Date of Award

December 2015

Degree Type

Dissertation

Degree Name

Doctor of Philosophy

Department

English

First Advisor

Patrice Petro

Committee Members

Gilberto Blasini, Tami Williams

Keywords

Blogosphere, Domesticity, Feminism, Film, Housewives, Television

Abstract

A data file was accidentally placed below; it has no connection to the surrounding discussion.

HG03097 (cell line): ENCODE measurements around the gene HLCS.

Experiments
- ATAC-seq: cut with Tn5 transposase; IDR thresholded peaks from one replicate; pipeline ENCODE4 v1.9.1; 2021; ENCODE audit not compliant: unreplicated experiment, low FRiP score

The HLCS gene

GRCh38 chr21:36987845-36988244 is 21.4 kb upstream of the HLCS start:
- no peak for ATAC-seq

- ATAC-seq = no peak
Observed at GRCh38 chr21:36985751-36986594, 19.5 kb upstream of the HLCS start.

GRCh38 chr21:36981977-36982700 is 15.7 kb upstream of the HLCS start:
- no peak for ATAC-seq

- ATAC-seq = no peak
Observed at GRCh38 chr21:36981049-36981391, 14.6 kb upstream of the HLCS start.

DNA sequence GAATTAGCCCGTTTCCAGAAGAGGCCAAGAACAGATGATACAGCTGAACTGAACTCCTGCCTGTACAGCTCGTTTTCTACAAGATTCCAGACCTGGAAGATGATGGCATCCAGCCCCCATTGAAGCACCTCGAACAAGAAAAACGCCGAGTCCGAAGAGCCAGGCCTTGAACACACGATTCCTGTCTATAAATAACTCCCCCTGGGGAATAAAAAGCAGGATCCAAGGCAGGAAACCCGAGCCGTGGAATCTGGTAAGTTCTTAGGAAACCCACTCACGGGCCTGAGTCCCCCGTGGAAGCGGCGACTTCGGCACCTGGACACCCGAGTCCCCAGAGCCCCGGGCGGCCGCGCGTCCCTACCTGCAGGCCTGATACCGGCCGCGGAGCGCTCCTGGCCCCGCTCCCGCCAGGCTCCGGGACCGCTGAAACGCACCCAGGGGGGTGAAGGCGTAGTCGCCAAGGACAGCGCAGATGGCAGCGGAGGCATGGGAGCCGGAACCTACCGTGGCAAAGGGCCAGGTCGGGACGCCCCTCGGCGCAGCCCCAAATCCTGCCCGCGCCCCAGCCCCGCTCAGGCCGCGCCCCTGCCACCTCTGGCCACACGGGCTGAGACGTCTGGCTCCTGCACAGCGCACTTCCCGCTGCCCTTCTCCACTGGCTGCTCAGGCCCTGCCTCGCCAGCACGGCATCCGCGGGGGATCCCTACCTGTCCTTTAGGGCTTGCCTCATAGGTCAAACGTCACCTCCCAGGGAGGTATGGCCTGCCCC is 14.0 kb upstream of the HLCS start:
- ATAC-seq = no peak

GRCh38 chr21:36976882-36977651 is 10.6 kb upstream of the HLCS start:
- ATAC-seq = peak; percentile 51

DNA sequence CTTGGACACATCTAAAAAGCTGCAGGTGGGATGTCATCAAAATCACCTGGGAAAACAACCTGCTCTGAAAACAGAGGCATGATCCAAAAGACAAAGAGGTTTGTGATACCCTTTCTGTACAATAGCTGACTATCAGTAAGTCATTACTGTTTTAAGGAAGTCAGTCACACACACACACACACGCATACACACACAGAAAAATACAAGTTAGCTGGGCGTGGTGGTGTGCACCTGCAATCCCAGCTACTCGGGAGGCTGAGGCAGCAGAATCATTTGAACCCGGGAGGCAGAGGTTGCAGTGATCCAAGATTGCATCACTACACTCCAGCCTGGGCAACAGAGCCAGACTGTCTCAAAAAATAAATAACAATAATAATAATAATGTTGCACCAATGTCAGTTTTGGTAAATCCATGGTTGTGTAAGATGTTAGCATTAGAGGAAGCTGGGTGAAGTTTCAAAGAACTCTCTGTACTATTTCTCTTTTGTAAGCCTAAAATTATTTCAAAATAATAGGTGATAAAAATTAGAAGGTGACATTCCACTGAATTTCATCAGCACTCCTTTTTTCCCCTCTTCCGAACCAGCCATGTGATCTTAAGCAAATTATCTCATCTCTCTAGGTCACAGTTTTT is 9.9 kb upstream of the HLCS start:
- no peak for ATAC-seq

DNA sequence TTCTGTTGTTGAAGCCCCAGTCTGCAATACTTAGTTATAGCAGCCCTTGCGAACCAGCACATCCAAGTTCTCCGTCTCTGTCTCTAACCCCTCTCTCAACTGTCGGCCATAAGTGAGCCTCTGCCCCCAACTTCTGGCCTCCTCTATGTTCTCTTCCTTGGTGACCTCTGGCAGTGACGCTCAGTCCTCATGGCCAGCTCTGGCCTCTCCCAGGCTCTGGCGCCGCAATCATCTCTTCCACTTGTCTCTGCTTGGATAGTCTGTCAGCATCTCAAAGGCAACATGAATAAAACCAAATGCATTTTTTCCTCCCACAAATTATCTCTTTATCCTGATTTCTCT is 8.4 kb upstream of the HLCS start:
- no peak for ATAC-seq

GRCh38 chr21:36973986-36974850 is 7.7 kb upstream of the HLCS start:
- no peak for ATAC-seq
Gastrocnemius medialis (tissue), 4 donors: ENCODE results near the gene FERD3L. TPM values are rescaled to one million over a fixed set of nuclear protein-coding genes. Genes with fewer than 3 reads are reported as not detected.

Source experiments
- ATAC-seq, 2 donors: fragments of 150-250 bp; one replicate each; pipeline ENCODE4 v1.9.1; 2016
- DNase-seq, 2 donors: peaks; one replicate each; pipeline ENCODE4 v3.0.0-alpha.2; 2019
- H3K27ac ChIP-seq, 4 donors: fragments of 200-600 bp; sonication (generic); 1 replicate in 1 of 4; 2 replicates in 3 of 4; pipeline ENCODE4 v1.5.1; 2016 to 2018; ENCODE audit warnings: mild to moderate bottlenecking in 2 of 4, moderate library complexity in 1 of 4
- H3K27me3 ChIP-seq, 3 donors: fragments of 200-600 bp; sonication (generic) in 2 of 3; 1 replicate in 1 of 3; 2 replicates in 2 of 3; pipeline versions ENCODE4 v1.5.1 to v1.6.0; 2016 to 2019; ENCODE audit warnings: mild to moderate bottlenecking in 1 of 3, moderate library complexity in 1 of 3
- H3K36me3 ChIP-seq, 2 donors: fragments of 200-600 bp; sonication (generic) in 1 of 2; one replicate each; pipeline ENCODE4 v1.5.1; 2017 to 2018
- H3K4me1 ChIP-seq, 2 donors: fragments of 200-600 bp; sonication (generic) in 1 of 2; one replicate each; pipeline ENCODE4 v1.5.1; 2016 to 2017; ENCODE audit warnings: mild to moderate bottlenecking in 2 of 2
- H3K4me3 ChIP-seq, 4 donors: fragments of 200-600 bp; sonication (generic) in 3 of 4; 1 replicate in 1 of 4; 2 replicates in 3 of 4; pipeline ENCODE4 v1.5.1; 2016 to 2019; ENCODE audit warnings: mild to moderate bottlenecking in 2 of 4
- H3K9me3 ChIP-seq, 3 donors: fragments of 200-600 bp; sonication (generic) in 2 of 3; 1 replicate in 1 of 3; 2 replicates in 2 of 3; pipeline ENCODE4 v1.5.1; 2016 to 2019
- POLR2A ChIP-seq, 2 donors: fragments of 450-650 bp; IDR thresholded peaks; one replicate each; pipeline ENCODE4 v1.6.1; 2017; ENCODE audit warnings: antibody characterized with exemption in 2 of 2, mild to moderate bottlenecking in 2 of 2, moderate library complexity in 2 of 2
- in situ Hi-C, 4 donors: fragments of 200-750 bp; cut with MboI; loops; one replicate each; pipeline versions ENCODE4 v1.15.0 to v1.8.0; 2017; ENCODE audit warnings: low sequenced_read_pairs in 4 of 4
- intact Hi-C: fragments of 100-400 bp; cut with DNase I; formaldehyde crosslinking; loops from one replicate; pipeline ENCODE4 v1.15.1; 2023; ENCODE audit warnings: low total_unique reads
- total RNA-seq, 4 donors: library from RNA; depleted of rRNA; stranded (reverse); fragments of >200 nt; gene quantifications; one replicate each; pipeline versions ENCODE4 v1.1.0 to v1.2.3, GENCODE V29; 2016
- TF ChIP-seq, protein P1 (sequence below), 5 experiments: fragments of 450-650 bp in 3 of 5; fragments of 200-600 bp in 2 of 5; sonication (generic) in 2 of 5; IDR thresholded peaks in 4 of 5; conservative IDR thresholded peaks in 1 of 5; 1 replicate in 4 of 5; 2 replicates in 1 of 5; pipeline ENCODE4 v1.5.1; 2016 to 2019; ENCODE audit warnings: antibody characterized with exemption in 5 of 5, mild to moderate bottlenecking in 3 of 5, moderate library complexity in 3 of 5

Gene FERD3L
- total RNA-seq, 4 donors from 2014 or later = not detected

This dissertation explores the immensely popular return of the housewife character in the twenty-first century. From films like The Stepford Wives (2004), to television dramas like Desperate Housewives (2004-2012) and The Good Wife (2009- ), to reality shows like Wife Swap (2004- ), Bravo’s The Real Housewives franchise (2006- ), Basketball Wives (2010- ), Mob Wives (2011- ), and most recently on the blogosphere with personalities like The Pioneer Woman, Ree Drummond, the housewife character has reentered our imaginations on a mass scale. This anachronistic character trend is in stark contrast to the urban, working superwoman ideal of the 1980s and 1990s portrayed in characters like Ally McBeal and Carrie Bradshaw. Arguably, reimagining the housewife in the new millennium is both a part of a larger project to nostalgically return to earlier periods of US history while trying to redefine womanhood and motherhood today, post 9/11. Chapter one links the rise of the housewife as an American stock character to American nationalism in anywhere from early advice books in the nineteenth century, such Lydia M. Child’s The American Frugal Housewife (1829), into cinematic narratives such as Cecil B. DeMille’s sex comedies like Old Wives For New (1918) and, later, to the classic 1950s June Cleaver television character in Leave it to Beaver. Chapter two analyzes the 2004 film remake of The Stepford Wives and its relationship to second-wave feminism and the 1970s popular horror novel by Ira Levin and film directed by Bryan Forbes. Chapter three describes how the television show Desperate Housewives (2004-2012) was the first to bring the character of the suffering housewife imagined by Betty Friedan in The Feminine Mystique back to life. Chapter four examines the pervasiveness of the housewife character on reality television, as it explores the relationship between so-called real housewives and real feminists within neoliberal constructions of postfeminist and post-racial identities. Chapter five concludes with a brief discussion of new trends in hip domesticity that are popular on the blogosphere, ultimately revealing how the housewife character has been historically aligned with articulating American feminist identities and concerns.

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